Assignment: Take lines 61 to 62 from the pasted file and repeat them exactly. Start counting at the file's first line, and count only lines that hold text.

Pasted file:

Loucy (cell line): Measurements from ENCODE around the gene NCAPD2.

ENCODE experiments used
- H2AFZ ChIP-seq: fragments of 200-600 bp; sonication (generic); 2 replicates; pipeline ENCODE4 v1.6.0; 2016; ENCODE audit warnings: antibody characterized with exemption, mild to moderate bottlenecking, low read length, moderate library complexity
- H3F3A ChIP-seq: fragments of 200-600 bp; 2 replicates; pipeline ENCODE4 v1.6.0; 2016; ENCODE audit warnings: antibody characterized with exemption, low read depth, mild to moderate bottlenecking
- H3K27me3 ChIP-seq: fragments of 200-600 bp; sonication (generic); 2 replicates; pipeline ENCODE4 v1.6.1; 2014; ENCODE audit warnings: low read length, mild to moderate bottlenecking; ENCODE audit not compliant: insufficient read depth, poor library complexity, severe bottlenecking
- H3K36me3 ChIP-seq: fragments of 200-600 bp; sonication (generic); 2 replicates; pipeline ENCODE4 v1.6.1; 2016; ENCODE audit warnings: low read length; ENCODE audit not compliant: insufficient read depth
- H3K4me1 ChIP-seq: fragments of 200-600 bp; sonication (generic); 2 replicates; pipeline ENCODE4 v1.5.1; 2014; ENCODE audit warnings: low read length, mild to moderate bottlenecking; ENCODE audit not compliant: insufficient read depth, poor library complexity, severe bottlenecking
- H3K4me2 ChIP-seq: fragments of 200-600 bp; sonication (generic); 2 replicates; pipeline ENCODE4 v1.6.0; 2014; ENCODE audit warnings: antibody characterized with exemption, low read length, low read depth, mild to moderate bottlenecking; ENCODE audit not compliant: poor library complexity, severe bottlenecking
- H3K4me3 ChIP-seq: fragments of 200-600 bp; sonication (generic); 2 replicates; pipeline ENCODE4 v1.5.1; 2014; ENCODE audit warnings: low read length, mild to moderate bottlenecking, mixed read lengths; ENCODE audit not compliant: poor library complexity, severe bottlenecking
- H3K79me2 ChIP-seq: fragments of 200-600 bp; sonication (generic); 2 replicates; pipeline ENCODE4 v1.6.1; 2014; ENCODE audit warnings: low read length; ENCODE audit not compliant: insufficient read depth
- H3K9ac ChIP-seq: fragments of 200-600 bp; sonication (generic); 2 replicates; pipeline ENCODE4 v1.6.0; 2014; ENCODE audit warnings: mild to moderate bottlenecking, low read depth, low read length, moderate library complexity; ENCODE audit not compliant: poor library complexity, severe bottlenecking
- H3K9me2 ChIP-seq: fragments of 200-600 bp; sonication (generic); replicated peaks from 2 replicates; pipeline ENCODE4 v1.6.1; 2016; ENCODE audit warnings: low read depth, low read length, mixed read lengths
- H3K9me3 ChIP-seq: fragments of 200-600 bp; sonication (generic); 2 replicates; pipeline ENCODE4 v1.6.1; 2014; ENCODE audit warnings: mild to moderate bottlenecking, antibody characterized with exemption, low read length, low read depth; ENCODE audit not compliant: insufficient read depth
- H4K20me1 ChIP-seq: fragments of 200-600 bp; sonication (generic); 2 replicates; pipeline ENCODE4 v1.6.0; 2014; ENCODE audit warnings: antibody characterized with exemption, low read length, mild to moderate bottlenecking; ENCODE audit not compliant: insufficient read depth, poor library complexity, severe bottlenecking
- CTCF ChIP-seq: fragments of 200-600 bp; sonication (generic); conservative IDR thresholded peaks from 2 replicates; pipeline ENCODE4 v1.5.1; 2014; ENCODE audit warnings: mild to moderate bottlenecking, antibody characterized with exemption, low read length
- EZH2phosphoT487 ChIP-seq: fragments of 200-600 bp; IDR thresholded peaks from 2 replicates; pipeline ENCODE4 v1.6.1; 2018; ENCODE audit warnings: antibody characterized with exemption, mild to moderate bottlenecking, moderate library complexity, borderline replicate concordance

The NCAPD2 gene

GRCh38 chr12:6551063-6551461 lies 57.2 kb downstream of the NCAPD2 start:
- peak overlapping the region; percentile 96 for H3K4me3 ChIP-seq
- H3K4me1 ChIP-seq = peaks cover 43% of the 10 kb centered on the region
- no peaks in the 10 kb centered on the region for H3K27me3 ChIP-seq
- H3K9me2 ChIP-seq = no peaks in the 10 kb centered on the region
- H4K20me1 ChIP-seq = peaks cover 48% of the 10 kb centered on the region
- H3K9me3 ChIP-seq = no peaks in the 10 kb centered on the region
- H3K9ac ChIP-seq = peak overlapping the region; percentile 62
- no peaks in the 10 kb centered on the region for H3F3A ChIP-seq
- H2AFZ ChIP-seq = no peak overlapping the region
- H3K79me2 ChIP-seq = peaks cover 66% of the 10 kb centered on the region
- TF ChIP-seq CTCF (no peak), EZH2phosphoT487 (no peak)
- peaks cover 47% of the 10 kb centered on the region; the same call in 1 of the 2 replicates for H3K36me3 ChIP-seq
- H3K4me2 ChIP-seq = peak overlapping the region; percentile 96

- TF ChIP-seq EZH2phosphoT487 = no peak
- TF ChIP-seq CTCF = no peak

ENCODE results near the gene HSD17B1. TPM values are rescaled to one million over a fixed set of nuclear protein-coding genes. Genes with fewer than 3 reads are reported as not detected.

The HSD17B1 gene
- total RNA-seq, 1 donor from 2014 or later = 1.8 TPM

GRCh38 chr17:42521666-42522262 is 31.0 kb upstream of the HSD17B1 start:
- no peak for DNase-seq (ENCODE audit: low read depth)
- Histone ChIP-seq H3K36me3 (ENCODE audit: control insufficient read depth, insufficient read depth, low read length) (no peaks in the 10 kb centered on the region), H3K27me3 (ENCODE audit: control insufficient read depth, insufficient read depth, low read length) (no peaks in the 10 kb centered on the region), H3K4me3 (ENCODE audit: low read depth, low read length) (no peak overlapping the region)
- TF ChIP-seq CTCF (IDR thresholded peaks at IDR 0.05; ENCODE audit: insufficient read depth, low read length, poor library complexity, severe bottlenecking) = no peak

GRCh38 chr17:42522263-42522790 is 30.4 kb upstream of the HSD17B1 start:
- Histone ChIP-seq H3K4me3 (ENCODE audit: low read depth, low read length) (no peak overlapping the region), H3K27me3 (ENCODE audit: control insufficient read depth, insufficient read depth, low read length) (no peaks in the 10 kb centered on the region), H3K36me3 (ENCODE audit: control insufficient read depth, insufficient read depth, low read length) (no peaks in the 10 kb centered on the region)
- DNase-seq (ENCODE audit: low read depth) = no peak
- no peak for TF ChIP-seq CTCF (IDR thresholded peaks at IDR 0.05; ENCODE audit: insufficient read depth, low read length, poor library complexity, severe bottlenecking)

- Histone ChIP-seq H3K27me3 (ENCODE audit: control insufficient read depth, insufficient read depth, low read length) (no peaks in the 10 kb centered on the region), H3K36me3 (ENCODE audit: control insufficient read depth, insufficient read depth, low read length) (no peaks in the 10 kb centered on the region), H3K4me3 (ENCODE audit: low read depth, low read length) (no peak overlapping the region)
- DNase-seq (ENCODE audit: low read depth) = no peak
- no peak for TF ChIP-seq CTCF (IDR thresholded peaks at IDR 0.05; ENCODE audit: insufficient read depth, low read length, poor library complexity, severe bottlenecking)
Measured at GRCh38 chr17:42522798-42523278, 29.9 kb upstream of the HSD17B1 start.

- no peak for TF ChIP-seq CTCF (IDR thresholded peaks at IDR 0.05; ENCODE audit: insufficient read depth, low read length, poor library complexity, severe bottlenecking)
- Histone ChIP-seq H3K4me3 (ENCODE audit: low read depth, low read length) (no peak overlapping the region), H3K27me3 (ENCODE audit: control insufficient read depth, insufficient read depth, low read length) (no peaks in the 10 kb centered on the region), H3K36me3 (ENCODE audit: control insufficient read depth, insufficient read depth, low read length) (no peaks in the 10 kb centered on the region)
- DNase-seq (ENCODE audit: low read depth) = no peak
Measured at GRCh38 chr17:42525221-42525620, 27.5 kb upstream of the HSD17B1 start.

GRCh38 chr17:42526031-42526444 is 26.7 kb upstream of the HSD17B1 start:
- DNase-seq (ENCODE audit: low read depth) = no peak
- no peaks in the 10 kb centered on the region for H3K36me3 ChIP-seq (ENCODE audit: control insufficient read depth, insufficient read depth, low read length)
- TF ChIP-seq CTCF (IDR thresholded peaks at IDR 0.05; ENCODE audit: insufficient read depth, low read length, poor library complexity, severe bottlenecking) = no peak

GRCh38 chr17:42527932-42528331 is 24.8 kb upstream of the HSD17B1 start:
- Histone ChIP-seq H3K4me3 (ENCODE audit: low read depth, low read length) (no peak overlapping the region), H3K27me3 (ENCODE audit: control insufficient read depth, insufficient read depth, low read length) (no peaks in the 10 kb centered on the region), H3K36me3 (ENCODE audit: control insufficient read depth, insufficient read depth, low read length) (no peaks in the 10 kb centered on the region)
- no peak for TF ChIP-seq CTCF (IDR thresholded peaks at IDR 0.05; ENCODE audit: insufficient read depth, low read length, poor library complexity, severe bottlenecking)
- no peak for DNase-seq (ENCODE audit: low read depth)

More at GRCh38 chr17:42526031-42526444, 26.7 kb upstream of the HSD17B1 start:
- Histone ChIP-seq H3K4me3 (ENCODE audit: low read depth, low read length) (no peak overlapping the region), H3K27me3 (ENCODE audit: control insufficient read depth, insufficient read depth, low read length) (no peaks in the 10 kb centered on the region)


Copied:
More at GRCh38 chr17:42526031-42526444, 26.7 kb upstream of the HSD17B1 start:
- Histone ChIP-seq H3K4me3 (ENCODE audit: low read depth, low read length) (no peak overlapping the region), H3K27me3 (ENCODE audit: control insufficient read depth, insufficient read depth, low read length) (no peaks in the 10 kb centered on the region)